A 5% pay rise from April has been offered to NHS staff in England, including nurses and ambulance workers.
In addition, staff have been offered a one-off payment of at least £1,655 to top up the past year’s pay award.
Unions are recommending members back the deal, after nearly two weeks of talks with ministers, raising hopes the bitter dispute may be coming to an end.
The offer covers all NHS staff except doctors, who are on a different contract.
Health Secretary Steve Barclay said it was a “fair pay rise” that would also protect the government’s commitment to halve inflation.
“I hugely admire the incredible work of NHS staff,” he said. “I look forward to continuing our work together to make the NHS a better place to work.”
Mr Barclay said there had been movement on both sides and praised the “constructive engagement” of the unions.
Fourteen unions were represented at the talks, covering:
- ambulance staff
- support staff, including cleaners and porters
The biggest three – the Royal College of Nursing, Unison and the GMB – are all backing the deal, while Unite the Union has said it cannot recommend it to members but will put it to a vote.
Unison head of health Sara Gorton said: “It’s a shame it took so long to get here.
“Health workers had to take many days of strike action and thousands more had to threaten to join them to get their unions into the room and proper talks under way.”
If her members accepted the deal, it would mean a “significant” boost in pay, Ms Gorton added.
RCN general secretary Pat Cullen said: “Members took the hardest of decisions to go on strike and I believe they have been vindicated today.”
But Unite told BBC News that it is not advising its members on how to vote on the pay offer because “it falls short of what we were asking for”.
Speaking to BBC News, Unite official Onay Kasab said members “wanted a consolidated payment… they did not want one-off non-consolidated sums”.
The offer, he claims, is “not really going to help recruitment in the NHS” because “only current staff members will get it”.
It comes after a winter of industrial action, with nurses, ambulance staff and physios all striking.
The unions put further action on hold, after the two sides agreed to discussions last month.
Prime Minister Rishi Sunak said he was “delighted” with the agreement over pay during a visit to a hospital in London on Thursday afternoon.
Despite weeks of criticism from opposition parties and unions about the government’s “dither and delay” leading to more strikes, Mr Sunak said: “We have taken a reasonable approach throughout.”
He also called the pay “affordable for the taxpayer and continues to deliver on my promise to halve inflation”.
A Downing Street spokesperson later added the government does not believe the pay offer will be inflationary.
When asked about the fact it had said, earlier in the dispute, that giving more than a 3.5% pay award could stoke inflation, Mr Sunak’s deputy spokesperson said he did not believe that would happen with this deal, adding: “We don’t believe so. The two one-off payments for 22/23 we don’t believe will create future inflationary pressures.”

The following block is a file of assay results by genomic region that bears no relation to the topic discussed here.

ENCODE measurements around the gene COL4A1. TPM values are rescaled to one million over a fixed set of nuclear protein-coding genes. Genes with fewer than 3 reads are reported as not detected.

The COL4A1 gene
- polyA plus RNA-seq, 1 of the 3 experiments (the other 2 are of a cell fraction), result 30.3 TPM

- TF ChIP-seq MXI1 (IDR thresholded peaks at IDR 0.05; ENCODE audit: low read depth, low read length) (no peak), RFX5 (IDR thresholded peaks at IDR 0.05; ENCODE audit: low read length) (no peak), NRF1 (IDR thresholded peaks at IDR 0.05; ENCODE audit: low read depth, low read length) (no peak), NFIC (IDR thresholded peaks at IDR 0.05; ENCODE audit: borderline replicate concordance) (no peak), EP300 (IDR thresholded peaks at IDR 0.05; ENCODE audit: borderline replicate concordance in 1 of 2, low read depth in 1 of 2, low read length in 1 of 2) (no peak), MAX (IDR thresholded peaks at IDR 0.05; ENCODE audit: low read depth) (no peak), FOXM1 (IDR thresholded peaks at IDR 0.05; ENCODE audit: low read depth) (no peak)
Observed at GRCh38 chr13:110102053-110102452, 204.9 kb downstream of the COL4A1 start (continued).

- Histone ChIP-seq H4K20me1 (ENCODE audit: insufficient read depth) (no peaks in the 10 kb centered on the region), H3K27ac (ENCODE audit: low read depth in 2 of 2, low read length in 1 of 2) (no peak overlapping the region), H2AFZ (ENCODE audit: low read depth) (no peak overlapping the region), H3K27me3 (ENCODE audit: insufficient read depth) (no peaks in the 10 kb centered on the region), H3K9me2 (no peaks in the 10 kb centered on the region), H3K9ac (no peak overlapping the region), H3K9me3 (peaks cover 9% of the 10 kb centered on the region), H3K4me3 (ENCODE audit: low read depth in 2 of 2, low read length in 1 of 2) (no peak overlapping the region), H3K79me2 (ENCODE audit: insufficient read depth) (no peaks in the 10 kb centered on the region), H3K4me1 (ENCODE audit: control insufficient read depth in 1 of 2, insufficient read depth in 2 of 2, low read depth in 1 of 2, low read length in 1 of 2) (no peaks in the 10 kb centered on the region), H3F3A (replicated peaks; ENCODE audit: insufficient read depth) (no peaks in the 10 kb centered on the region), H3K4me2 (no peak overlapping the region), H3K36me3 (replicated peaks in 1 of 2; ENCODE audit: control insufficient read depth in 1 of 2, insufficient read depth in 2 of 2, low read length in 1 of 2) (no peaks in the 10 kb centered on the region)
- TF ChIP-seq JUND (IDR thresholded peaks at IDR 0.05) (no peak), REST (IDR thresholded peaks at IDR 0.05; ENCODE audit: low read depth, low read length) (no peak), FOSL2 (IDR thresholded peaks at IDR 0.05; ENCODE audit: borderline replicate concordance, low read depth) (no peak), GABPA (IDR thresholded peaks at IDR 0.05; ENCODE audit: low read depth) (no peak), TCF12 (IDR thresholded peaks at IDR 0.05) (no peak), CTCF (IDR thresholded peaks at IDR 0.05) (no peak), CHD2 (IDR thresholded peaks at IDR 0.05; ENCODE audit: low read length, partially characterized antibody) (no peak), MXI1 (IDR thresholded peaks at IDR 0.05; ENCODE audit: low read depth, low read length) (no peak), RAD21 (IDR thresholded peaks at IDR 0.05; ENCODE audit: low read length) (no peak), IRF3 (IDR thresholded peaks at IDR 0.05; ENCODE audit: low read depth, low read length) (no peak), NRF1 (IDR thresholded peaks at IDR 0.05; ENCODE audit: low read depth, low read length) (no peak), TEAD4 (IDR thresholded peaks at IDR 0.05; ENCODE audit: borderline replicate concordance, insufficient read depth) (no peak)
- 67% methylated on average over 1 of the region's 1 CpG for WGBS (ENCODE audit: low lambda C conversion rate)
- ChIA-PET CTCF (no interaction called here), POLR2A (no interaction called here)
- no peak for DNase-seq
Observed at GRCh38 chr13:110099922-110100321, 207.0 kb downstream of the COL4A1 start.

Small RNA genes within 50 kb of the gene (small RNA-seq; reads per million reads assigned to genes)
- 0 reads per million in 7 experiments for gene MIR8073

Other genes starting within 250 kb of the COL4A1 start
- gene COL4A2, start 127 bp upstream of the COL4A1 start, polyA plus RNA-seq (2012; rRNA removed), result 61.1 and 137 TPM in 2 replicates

The spokesperson added the rise for the coming year would also not stoke inflation, since “5% is broadly in line with pay growth in the wider economy so we don’t see it having an impact on private sector pay which ultimately leads to inflation”.
And when asked whether the money to fund the rise would have to come from the existing NHS/Department for Health and Social Care (DHSC) budget the spokesperson insisted frontline service would not suffer and discussions were taking place between the DHSC and the Treasury.
When asked about further money for the NHS to fund the deal, the spokesperson again said discussions would take place with the Treasury.
However, shadow health secretary Wes Streeting criticised the “last minute” nature of the offer, calling the government “incompetent” and saying Mr Barclay “doesn’t know how he’s going to pay for it”.
“Even when they arrive at a solution it’s so late that it causes a new wave of problems.”
‘Sigh of relief’
NHS staff have seen pay rise by an average of 4.75% during 2022-23 – with the lowest paid receiving the biggest rises – but unions had been asking for above-inflation rises, which at one point, would have equated to an increase of more than 14%.
The one-off payment to top up that pay award starts at £1,655 for the lowest-paid staff such as cleaners and porters and rises to just over £2,400 for the most senior front-line roles such as nurse consultants.
For staff in management positions, such as directors of nursing and chief finance officers, the one-off payment is worth up to £3,789.
The government had originally offered 3.5% from April, for the 2023-24 financial year – but during the talks, ministers agreed to 5%. The lowest paid will receive more.
Matthew Taylor, of the NHS Confederation, which represents managers, said health leaders would “breathe a sigh of relief”. “We now await the decision of union members,” he said.
He also urged the British Medical Association to enter talks – junior doctors staged a three-day walkout this week, in their fight for a 35% pay rise.
They say this is needed to make up for below-inflation wages rises over the past 15 years – but ministers say it is unaffordable.
Ministers have offered the BMA talks on the same basis as with the other unions – but it has declined.
Strike action has also been paused in Wales and Scotland by most unions while new offers are considered. The GMB in Scotland has accepted the Scottish offer, worth 14% over two years.